The key requirement for your components’ implementation should be their ability to scale and integrate with other systems. I am very well aware that not every context allows for completely open integrations – some ERP systems, for example, are very complex and vendor-dependent -, but for the sake of a conversion funnel, most marketing teams should be allowed the freedom to put efficiency before process and find a combination of tools that suit their needs. We assume that you will want to test out a small conversion funnel first and build on the same process to set up a fully-fledged marketing machine. For more info on why my company has been betting on Drupal ever since its inception, check out our CEO’s personal Drupal blog or any of our case studies.
Step-by-step breakdown: additional notes
The user journey of a funnel should always start with good content. You most definitely don’t want to be with the company that invests thousands on expensive placements of third-rate advertorials. You might be able to fool your target audience once with a hastily thrown-together whitepaper, but don’t expect any warming towards your brand from them.
We also invested a lot of time in high-quality content that we knew would be relevant to our Cooldrops brand’s audience. If you start early enough, this will help to improve your SEO, too. Consider hiring a full-time content specialist or run your copy by a good agency or freelancer that knows your tone-of-voice and market. Video seems to work very well for us: just make sure you keep it professional. I quite like the creative approach that StoryMe are taking, though this will be mostly applicable for mid-market companies.
As a marketer, I have developed a certain fondness for the simplicity of Moz as an SEO tracking tool. Don’t get lost in the endless data fields, however! Sometimes you simply have to let go and focus on new content rather than optimising existing posts.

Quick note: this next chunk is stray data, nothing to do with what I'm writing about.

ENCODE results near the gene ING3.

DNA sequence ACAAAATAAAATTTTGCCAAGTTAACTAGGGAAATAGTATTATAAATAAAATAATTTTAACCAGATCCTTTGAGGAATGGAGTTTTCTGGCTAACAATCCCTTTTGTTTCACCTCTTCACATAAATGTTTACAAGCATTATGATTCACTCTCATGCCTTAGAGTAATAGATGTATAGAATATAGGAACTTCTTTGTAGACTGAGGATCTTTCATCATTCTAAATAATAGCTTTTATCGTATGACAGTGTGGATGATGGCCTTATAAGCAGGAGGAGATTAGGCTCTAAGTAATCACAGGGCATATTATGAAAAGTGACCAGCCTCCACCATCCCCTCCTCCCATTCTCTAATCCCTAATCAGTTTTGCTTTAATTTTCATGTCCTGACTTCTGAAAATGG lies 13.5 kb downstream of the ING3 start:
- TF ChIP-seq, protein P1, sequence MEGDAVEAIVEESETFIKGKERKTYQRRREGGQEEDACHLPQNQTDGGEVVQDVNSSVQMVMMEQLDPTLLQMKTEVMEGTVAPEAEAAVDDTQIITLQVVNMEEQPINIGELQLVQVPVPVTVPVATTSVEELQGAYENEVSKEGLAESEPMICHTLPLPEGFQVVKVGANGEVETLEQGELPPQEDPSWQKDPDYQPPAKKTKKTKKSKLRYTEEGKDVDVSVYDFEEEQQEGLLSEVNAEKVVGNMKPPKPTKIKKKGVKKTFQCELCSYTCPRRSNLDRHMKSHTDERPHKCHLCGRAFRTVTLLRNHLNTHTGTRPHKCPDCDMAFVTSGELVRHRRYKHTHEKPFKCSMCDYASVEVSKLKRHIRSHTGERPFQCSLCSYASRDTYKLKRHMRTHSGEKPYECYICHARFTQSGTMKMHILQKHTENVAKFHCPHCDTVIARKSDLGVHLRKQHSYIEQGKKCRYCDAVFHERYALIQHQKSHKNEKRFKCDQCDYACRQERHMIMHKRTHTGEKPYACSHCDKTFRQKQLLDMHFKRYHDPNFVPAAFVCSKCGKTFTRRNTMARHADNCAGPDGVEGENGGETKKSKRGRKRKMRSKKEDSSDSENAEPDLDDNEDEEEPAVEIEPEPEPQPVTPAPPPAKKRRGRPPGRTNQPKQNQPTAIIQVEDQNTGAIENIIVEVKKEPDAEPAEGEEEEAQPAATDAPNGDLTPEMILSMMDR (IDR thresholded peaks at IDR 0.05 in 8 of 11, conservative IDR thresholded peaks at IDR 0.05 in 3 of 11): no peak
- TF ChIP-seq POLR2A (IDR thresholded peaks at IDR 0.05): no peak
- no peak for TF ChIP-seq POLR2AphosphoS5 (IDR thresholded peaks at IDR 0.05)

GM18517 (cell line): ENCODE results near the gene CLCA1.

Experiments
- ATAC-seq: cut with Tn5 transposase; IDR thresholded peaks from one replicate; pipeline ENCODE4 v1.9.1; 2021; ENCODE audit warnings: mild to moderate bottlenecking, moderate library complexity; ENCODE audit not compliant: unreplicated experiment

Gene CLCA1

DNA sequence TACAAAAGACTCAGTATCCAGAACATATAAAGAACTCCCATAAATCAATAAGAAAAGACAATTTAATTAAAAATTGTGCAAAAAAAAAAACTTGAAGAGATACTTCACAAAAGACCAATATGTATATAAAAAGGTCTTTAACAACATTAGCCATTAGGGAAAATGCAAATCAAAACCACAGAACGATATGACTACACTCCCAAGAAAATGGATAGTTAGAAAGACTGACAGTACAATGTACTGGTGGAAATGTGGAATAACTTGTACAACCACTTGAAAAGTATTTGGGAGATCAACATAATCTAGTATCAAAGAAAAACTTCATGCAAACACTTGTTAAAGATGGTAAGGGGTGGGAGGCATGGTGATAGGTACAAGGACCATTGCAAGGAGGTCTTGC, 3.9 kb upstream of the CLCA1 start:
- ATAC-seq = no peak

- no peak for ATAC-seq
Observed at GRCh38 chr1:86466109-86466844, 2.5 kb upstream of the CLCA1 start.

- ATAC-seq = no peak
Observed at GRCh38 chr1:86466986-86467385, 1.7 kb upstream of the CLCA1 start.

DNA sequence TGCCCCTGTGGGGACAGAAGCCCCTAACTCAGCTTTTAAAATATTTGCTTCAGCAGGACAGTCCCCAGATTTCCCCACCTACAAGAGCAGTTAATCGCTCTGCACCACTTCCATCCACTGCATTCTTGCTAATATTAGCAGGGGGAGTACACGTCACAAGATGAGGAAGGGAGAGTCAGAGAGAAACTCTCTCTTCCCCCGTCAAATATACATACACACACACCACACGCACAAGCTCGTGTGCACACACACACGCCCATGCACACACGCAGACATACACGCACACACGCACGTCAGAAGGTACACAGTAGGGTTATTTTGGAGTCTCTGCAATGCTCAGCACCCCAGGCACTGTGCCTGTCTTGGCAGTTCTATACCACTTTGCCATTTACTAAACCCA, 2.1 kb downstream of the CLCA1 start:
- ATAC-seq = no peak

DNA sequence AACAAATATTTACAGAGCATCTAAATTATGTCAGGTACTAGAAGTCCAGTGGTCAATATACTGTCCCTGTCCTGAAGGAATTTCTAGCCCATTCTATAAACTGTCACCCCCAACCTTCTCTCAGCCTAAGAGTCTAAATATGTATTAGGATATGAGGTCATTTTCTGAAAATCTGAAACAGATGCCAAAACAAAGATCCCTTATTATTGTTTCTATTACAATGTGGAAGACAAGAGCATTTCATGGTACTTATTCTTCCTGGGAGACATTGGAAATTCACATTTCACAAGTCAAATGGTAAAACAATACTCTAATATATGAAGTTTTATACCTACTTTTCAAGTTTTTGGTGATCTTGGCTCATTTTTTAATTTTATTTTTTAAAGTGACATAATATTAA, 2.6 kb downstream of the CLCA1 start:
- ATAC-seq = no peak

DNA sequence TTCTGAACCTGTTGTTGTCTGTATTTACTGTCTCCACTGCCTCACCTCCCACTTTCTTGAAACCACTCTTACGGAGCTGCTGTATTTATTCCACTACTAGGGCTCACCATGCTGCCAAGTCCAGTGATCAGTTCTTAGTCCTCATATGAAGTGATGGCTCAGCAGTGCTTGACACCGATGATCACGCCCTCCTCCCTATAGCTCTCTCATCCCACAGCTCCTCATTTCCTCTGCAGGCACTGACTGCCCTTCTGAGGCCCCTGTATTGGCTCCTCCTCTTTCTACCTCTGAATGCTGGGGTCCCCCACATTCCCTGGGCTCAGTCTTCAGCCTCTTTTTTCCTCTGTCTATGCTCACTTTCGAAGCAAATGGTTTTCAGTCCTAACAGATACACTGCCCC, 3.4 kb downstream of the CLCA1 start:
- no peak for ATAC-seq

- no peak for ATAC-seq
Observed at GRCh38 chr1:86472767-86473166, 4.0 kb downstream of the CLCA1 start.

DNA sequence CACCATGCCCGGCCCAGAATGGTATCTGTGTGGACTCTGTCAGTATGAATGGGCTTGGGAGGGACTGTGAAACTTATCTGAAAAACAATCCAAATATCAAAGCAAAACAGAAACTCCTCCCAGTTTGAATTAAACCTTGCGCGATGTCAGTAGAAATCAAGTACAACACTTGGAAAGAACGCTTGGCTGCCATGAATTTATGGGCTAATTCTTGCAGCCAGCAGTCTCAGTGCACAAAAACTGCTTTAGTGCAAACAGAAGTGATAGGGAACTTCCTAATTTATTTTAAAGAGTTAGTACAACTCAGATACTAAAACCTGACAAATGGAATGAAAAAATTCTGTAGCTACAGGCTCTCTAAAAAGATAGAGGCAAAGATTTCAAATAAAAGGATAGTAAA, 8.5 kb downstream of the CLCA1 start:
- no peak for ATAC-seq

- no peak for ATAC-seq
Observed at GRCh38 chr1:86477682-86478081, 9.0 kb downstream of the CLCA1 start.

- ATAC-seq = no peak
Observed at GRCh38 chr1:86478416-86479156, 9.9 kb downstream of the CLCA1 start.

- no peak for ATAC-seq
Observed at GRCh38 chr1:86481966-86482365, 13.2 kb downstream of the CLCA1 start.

Once you have established a steady content stream, it is time to start creating paid and organic visibility. This particular funnel for Cooldrops leaned heavily on advertising for conversion. For products or services that are perceived as more high-value, we tend to be most successful with our thought leadership and organic community building.
Trial and error is an inevitable part of your funnel building, especially if you are venturing into the realm of conversion funnels for the very first time. I would suggest you find a safe practice space – a small test campaign would be perfect – to see what works best in your market. Of course there are a few ground rules that apply to most funnels, but results may vary wildly, depending on your client base’s quirks. Additionally, an overspend on your budget in the first few days will more than make up for potential missed opportunities and late tweaks at a later stage.
The advanced tracking options that we set up might seem to be a bit overkill for a free website campaign, but trust me: once you hook every single one of your campaigns up to your dashboarding tools, your aggregate statistics will prove to be a most powerful tool.
Just do it
A basic funnel experiment shouldn’t cost that much, especially if you compare it to marketing efforts that are much less guaranteed to generate any return. After all, how much did your last trade show cost you and how many actionable leads did you generate there? Exactly. The return on investment of a conversion funnel is highly measurable and everything you learn about the parameters for your funnels and your target market, will be applicable to all other marketing efforts at your company.